Nature and Biodiversity

This biodegradable water bottle breaks down when it’s empty

Pressed plastic bottles are seen at a dumping ground in Uholicky village, near Prague April 10, 2013.   REUTERS/Petr Josek

'The production and use of plastic poses a significant environmental challenge' Image: REUTERS/Petr Josek

Joe Myers
Writer, Forum Agenda
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Future of the Environment

Your water bottle could one day start to biodegrade the moment you finish drinking, if a visionary piece of design becomes reality.

The brainchild of Icelandic product design student Ari Jónsson, the bottle holds its shape until you’ve drained it. As soon as it’s empty, the bottle will start to decompose.

As he argued in Dezeen Magazine: “Why are we using materials that take hundreds of years to break down in nature to drink from once and then throw away?”

How does it work?

The bottle is made from a powdered form of agar – a substance obtained from algae. When this powder is mixed with water it becomes a jelly-like material, which can be moulded into a shape of your choosing.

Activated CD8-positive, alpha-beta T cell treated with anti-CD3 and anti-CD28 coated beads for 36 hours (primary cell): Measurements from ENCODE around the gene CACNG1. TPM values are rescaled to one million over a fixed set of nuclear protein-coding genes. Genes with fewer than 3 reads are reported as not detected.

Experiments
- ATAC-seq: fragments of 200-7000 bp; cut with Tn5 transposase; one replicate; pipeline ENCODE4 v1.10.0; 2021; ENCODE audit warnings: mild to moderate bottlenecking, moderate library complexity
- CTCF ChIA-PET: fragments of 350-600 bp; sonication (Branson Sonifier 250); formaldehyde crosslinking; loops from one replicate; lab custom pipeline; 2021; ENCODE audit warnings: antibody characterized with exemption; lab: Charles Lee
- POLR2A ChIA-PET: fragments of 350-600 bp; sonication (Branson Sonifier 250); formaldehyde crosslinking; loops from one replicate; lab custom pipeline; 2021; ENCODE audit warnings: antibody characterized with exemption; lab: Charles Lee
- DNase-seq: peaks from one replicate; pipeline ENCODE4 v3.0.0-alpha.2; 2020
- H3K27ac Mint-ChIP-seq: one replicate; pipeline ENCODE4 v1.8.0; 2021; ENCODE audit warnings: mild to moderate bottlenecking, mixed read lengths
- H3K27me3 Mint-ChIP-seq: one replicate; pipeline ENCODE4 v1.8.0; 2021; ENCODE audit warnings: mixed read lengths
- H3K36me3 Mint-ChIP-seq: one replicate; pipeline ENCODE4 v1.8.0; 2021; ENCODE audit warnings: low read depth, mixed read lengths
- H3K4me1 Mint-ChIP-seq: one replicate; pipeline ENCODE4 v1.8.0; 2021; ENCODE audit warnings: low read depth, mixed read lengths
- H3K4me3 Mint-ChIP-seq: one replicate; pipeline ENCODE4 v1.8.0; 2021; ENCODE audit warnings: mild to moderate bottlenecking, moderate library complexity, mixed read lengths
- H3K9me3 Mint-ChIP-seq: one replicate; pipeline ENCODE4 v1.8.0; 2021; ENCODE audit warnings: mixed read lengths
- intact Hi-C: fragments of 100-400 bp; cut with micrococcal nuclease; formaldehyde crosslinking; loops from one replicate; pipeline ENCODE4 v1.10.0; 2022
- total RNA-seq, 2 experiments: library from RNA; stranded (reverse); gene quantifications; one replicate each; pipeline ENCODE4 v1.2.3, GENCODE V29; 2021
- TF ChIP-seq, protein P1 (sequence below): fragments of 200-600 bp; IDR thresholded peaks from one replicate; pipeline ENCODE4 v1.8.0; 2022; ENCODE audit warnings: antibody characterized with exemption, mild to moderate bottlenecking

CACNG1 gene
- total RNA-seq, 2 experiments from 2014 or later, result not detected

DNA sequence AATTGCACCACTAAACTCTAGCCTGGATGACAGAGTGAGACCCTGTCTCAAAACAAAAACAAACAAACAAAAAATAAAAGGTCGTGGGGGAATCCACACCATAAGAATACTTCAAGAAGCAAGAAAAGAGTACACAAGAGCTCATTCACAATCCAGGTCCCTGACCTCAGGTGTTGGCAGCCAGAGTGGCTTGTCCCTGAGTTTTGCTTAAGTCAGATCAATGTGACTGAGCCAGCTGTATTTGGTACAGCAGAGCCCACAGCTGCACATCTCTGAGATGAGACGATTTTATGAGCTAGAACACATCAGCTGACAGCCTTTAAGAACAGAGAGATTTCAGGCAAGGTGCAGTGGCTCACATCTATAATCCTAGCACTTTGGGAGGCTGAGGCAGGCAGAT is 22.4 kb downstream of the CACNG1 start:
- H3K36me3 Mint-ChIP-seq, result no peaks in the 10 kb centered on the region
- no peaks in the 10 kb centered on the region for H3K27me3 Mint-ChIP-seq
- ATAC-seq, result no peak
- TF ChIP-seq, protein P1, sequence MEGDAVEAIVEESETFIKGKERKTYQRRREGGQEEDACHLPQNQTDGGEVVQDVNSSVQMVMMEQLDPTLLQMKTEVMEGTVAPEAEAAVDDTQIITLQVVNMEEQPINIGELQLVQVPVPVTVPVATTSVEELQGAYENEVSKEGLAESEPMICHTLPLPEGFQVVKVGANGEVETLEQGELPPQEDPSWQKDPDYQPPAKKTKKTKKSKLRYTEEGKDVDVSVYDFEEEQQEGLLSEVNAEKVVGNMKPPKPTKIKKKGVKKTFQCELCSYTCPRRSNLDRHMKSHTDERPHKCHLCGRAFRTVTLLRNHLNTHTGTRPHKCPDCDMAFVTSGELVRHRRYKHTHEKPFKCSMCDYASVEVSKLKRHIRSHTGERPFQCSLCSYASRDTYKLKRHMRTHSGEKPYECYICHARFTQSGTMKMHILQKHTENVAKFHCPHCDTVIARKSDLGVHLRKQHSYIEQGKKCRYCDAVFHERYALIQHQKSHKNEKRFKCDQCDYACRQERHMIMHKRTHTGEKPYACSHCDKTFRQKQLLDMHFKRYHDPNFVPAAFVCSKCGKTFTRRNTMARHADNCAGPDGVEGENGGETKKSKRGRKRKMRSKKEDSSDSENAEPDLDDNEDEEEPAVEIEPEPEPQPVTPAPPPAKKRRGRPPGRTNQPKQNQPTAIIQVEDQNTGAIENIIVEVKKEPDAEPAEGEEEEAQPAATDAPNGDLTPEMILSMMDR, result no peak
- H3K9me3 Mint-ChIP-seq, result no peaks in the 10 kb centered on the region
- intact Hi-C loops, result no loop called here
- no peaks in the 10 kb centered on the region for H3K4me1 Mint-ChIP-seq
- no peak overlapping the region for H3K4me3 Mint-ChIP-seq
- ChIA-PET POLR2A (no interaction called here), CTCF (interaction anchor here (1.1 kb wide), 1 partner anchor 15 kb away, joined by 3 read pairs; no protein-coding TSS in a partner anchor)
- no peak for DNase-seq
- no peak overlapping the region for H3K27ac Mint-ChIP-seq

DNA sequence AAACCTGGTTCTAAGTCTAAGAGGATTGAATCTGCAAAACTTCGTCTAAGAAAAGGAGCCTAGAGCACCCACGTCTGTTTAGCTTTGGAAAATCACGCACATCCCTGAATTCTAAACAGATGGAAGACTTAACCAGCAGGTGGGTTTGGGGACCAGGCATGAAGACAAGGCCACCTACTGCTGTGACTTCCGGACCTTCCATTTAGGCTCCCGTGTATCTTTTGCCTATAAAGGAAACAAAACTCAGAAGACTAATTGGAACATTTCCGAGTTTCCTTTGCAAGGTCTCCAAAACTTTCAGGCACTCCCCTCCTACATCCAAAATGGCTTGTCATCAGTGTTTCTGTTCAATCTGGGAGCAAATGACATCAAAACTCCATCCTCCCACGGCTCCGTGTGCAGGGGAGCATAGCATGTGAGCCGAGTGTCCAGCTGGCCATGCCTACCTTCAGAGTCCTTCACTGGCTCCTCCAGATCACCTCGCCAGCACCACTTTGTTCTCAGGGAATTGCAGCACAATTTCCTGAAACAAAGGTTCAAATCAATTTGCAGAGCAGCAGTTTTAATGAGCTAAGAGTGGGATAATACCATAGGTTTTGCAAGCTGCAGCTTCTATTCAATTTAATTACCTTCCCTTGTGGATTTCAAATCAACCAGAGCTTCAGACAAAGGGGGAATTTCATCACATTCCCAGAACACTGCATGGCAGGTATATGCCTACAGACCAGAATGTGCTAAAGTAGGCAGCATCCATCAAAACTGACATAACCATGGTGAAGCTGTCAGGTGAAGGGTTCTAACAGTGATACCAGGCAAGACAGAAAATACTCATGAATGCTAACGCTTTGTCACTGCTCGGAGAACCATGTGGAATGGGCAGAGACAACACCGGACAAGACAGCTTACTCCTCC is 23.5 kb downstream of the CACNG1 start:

Jónsson explained in an article with Co.Exist that the mix of algae and water produces the perfect lifespan for the bottle. It needs liquid to hold its shape, but once it’s empty it begins to break down.

Image: Ari Jónsson

He argues that the water is entirely safe to drink, although it might take on a bit of a salty taste after a while. You could even eat the bottle, which is said to taste a bit like “seaweed jello”.

At the moment the design is little more than a concept, but Jónsson hopes it will get people thinking about the problem and consider developing their own solutions.

The problem with plastics

The production and use of plastic poses a significant environmental challenge. In 2014, the world produced 311 million tonnes of plastic, much of which ended up in landfill or the ocean.

According to a World Economic Forum report, by 2050 the oceans are predicted to contain more plastic than fish. Equally, the plastics industry is set to consume a fifth of the world’s oil.

These findings emphasize the urgent need to tackle our plastics problem. Finding more environmentally sustainable solutions to issues such as bottle production is one step in the right direction.

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